16. 16. Leader as Follower • Leaders must let go of the fear of losing control, and will gain influence by doing so (Davidhizar & Shearer, 2002). • Effective leaders exhibit a positive attitude towards associates, through active listening and appreciation (Welford, 2002). • When leaders listen to feedback from associates, leaders are able to collaborate with associates in problem- solving, and leaders can support associates appropriately, in implementing jointly-developed plans at the point of care (Porter-O’Grady & Mallock, 2007). William John Baum, Copyright 2010Tuesday, April 2, 13
  17. 17. Leader as Creator • Leaders influence the shaping of organizational culture, by promoting: trust, trustworthiness, empowerment, delegation, consistency, and mentorship (Kane-Urrabazo, 2006). • Leaders help to solve problems by developing crisis management plans in collaboration with associates (Porter-O’Grady & Mallock, 2007). William John Baum, Copyright 2010Tuesday, April 2, 13
  18. 18. Leader as Guide • By learning to let go of controlling ways, leaders allow themselves to fulfill the roles of facilitator & mentor (Davidhizar & Shearer, 2002). • Through appropriate delegation and collaboration, leaders promote professional autonomy, which facilitates innovation (Welford, 2002). • Through delegation, leaders empower associates to feel free to act on what they know at the point of care (Davidhizar & Shearer, 2002). • Viewing error as opportunity, leaders replace the disempowering behaviors of commanding, controlling and inspecting, with the empowering behaviors of supporting, coaching, and teaching (Palmier, 1998). • Effective leaders foster openness and active, collaborative problem-solving (Palmier, 1998). William John Baum, Copyright 2010Tuesday, April 2, 13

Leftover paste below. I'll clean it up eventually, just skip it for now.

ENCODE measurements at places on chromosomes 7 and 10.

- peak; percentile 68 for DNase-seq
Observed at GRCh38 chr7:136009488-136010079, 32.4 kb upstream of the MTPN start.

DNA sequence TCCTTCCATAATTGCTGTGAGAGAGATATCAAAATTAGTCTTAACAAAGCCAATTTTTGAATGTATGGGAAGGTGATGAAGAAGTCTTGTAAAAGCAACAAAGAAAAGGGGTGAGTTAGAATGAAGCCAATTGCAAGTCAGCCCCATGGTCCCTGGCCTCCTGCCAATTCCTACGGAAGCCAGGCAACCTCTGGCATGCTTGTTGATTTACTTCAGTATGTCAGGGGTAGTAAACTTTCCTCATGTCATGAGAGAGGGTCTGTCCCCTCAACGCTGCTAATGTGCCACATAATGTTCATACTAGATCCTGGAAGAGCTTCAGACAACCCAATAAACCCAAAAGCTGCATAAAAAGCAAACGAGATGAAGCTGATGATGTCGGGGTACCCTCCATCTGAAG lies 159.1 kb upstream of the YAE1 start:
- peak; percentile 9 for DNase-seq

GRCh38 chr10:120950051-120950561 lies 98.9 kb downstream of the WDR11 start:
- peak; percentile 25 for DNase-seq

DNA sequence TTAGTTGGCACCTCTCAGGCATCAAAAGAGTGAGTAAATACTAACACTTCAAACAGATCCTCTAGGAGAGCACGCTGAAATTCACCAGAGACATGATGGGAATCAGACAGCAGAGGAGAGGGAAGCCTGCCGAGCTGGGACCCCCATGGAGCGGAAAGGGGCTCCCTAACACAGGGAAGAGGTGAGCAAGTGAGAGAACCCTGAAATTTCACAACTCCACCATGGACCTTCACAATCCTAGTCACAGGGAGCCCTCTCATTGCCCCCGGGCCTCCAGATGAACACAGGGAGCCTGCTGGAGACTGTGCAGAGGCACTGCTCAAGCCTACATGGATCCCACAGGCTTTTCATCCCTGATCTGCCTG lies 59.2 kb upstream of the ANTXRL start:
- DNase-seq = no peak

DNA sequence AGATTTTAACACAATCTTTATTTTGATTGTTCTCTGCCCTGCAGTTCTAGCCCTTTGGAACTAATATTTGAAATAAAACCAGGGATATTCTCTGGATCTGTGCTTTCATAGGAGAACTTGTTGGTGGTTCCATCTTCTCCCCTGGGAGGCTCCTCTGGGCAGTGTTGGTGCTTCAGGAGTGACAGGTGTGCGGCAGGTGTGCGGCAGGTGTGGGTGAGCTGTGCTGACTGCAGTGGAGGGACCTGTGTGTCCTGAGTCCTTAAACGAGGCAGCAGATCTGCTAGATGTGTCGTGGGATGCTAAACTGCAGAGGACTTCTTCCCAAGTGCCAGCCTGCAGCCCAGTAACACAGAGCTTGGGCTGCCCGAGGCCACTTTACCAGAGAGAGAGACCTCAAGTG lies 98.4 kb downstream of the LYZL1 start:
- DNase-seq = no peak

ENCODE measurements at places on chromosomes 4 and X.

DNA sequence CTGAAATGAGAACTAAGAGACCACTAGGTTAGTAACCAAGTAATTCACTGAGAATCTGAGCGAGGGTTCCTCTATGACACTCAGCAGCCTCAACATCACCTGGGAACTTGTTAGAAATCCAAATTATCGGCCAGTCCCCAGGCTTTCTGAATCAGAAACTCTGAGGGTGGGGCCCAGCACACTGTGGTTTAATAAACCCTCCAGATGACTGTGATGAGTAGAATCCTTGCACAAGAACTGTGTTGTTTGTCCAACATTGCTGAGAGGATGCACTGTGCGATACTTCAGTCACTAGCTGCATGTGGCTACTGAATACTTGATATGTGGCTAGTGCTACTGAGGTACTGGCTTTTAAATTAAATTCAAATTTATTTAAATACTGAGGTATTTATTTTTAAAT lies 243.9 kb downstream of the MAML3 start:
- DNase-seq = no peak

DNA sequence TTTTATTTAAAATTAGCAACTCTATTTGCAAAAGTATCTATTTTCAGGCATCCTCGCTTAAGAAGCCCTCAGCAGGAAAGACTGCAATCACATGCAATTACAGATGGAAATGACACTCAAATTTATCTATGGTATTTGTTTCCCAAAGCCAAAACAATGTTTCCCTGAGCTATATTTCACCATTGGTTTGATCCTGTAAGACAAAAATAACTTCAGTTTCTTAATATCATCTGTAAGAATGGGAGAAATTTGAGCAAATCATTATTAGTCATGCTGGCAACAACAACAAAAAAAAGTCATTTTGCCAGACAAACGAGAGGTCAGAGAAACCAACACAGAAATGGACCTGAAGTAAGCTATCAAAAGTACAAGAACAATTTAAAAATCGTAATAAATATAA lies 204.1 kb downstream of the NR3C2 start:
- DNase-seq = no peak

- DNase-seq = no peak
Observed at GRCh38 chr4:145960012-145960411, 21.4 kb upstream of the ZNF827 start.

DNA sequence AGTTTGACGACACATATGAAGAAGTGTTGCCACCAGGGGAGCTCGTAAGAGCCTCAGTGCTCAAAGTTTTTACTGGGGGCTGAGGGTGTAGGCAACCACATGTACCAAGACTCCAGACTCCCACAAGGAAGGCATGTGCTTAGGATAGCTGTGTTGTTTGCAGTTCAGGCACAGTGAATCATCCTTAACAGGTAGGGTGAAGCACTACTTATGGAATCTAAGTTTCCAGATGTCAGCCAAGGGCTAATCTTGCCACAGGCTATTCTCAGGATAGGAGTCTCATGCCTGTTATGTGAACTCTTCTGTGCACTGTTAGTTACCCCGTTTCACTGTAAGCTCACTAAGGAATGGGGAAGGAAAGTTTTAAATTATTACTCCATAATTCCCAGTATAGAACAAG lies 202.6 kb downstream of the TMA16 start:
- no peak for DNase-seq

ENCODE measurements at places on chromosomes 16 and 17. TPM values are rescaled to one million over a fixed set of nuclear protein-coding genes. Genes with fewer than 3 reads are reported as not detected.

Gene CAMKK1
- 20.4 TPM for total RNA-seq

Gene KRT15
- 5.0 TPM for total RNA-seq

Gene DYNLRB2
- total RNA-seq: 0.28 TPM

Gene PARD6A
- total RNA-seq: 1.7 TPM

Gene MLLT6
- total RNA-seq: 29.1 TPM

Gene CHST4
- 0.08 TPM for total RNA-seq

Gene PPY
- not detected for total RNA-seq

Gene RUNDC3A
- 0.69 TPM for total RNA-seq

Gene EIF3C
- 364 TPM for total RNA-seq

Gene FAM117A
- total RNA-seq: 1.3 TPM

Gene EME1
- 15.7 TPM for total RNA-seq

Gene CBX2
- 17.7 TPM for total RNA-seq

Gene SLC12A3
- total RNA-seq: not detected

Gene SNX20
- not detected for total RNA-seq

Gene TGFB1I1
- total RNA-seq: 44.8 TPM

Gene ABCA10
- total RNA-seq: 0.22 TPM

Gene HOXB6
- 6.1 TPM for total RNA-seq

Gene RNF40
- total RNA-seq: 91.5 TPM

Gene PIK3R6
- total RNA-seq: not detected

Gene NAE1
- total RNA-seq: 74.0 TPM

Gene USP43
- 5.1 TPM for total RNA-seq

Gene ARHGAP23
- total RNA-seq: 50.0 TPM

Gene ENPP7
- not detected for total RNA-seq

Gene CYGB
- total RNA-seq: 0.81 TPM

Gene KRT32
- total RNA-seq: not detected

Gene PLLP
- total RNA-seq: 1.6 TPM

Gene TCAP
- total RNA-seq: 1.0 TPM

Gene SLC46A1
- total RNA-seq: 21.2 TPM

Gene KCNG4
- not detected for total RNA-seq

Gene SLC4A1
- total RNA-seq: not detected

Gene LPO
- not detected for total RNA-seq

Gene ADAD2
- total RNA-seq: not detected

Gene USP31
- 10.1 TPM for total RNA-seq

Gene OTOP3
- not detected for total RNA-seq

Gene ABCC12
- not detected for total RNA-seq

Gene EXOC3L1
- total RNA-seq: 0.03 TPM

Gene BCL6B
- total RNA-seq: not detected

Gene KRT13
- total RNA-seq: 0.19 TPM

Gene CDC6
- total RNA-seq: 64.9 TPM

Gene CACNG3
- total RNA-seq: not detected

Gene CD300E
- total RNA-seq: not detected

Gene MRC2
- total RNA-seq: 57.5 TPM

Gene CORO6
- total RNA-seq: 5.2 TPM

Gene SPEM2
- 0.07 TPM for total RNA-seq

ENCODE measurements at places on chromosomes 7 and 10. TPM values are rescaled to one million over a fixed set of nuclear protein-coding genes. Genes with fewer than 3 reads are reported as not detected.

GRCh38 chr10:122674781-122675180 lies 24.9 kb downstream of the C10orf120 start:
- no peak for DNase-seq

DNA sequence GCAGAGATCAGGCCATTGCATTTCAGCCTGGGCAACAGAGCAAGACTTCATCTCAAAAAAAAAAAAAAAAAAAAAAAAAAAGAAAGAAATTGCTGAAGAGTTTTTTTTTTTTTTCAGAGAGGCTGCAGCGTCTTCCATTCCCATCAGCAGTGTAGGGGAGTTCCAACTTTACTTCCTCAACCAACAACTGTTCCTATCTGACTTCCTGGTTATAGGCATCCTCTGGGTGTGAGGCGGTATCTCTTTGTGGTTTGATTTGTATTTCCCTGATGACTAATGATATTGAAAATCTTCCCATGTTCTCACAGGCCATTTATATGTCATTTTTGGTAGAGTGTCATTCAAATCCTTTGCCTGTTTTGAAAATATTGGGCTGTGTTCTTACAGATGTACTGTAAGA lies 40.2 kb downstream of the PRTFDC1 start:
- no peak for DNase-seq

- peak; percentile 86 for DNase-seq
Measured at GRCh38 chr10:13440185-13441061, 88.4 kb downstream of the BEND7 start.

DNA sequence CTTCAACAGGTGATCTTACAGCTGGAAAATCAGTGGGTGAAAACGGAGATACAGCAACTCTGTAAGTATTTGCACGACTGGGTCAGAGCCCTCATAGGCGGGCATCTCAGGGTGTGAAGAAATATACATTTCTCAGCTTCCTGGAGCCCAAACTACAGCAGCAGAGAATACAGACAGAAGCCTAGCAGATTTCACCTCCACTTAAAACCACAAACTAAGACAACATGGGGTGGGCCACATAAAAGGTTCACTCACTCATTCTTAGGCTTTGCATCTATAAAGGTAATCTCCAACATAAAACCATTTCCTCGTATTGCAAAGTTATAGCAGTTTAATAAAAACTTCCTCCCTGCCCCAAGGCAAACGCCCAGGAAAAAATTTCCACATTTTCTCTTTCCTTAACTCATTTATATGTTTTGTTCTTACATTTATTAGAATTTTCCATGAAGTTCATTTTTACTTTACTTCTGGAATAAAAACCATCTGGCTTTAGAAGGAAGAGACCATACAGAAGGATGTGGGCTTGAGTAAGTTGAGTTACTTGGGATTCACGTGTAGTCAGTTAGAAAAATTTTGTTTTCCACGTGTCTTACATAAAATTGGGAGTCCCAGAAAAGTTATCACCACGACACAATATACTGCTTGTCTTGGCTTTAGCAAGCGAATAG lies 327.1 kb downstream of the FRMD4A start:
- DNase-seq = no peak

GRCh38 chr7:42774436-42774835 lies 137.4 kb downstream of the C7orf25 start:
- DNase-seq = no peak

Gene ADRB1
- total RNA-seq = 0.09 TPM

19. 19. Associate as Follower • Listens to leader’s goals, metrics, and timeline • Informs leader of both necessary and preferred elements in completing assignment • Expresses personal values, perceptions, ideas, innovations. • Actively attempts to meet leader’s reasonable goals. William John Baum, Copyright 2010Tuesday, April 2, 13
  20. 20. Associate as Creator • When empowered, associates have control over how they carry out their day-to-day responsibilities, and themselves determine how they will achieve value- added outcomes (Broussard, 2007). • Empowered associates increase their own effectiveness, and thus, the organization’s corporate effectiveness (Kane-Urrabazo, 2006). • Professional empowerment is associated with improved productivity and increased job-satisfaction among associates (Broussard, 2007). William John Baum, Copyright 2010Tuesday, April 2, 13
  21. 21. Associate as Guide • Palmier (1998) suggests that staff members who practice and directly implement all procedures and policies, have a unique ability to recognize problems at the point of care. • When error is viewed as opportunity, associates are free to collaborate in identifying and solving problems (Palmier, 1998). William John Baum, Copyright 2010Tuesday, April 2, 13